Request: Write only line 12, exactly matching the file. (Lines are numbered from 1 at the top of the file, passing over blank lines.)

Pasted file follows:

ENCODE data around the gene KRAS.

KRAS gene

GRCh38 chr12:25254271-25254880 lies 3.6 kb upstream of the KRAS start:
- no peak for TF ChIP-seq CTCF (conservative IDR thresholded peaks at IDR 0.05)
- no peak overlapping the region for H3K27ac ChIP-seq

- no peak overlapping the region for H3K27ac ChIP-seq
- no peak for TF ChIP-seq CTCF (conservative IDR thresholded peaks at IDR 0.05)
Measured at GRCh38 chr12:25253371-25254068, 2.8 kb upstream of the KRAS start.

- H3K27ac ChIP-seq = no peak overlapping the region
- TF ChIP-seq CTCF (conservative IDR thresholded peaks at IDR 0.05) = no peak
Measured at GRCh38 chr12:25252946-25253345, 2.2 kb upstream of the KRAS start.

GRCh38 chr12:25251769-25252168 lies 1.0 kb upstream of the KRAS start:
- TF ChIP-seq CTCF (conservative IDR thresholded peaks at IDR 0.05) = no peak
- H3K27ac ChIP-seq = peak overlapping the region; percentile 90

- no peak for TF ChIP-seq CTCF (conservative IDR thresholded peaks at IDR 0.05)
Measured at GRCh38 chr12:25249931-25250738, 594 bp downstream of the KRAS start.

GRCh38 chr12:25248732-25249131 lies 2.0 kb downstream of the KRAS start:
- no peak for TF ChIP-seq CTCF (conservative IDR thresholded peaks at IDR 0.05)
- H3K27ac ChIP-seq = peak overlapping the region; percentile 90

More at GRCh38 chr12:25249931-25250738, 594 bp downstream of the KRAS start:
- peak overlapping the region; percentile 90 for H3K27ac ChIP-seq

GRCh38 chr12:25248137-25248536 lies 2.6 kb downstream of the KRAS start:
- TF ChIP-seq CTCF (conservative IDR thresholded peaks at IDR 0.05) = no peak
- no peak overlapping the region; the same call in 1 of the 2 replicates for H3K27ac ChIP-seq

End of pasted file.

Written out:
GRCh38 chr12:25251769-25252168 lies 1.0 kb upstream of the KRAS start: